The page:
The Stop TB Partnership announced its GLOBAL PLAN TO STOP TB 2011-2015 which it said “for the first time identifies all the research gaps that need to be filled to bring rapid TB tests, faster treatment regimens and a fully effective vaccine to market. It also shows public health programmes how to drive universal access to TB care, including how to modernize diagnostic laboratories and adopt revolutionary TB tests that have recently become available.” The organization said that twenty-two countries, including South Africa, bear 80% of the burden of TB worldwide. Some 9 million people become ill with active TB and nearly 2 million die each year. The new Global Plan sets out to provide diagnosis and treatment approaches recommended by the World Health Organization (WHO) for 32 million people over the next five years.
The Global Plan calls for US$37 billion for implementation of TB care between 2011 and 2015, leaving a funding gap of about US$14 billion, or approximately US$2.8 billion per year, which “needs to be filled by international donors.” The plan “includes a separate calculation of the funding required to meet targets for research and development: a total of US$ 10 billion, or US$ 2 billion per year. High-income countries and those with growing economies will need to increase their investment in research and development to fill an estimated gap of about US$ 7 billion, or US$ 1.4 billion per year.” Dr Margaret Chan, Director-General of WHO, which hosts the Stop TB Partnership, said, “There is an urgent need to scale up action against TB – 10 million people, including 4 million women and children, will lose their lives unnecessarily between now and 2015 if we fail. TB control works, with global incidence of the disease declining since 2004, although much too slowly.”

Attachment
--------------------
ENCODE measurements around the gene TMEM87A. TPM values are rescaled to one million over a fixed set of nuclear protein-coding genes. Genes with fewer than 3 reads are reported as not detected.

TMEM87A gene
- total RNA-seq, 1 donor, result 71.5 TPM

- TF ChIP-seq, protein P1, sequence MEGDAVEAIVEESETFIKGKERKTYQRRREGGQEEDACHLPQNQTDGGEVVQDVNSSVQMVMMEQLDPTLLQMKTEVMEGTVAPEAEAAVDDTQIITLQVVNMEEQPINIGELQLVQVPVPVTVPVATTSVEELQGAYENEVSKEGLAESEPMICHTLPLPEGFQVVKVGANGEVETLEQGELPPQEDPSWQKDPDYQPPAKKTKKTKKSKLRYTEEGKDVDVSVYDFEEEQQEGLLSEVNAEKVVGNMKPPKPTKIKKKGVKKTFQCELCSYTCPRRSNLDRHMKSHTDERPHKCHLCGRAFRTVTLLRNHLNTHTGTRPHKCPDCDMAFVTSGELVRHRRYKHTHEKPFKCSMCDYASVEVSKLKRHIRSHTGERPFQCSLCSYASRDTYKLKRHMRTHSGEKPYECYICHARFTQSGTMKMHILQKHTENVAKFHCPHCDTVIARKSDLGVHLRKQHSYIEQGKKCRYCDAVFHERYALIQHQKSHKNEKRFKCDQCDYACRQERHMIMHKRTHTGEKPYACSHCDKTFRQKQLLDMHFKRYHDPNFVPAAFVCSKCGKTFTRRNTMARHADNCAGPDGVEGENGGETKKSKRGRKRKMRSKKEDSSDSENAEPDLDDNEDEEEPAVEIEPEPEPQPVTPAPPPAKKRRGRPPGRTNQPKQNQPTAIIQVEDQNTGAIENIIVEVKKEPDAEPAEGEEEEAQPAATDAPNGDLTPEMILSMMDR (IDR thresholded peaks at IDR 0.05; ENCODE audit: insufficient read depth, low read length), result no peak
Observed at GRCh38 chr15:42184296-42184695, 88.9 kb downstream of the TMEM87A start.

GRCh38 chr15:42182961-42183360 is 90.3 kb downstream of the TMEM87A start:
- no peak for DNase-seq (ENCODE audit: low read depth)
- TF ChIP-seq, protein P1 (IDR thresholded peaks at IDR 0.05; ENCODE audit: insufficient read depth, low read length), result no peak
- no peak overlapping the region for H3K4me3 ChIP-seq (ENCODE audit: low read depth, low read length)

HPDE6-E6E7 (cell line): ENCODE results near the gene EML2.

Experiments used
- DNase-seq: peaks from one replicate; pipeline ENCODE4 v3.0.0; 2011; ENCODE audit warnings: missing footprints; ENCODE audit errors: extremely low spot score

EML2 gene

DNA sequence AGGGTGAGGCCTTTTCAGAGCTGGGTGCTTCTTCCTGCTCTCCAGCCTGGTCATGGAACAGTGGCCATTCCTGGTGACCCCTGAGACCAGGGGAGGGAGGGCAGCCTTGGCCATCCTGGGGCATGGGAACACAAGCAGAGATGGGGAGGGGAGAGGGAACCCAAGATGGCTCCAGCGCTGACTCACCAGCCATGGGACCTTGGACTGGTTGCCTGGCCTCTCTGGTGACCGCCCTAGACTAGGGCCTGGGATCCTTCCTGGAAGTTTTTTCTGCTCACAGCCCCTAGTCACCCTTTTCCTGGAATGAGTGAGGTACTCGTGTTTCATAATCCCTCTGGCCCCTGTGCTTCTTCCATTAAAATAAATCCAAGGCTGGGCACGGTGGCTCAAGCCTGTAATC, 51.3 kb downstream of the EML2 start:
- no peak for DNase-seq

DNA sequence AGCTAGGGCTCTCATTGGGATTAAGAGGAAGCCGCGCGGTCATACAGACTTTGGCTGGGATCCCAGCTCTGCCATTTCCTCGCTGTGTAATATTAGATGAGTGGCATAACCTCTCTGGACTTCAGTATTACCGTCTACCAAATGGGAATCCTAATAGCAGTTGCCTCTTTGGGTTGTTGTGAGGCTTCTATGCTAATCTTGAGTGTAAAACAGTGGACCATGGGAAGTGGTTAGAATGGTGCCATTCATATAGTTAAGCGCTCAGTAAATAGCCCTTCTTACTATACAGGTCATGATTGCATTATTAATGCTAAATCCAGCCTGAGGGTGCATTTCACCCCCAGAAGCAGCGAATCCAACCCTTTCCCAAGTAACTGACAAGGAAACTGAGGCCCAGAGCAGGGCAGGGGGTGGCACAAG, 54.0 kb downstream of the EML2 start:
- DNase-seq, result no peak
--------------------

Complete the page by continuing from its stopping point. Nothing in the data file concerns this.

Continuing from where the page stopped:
Plan documentation at http://www.stoptb.org/global/plan/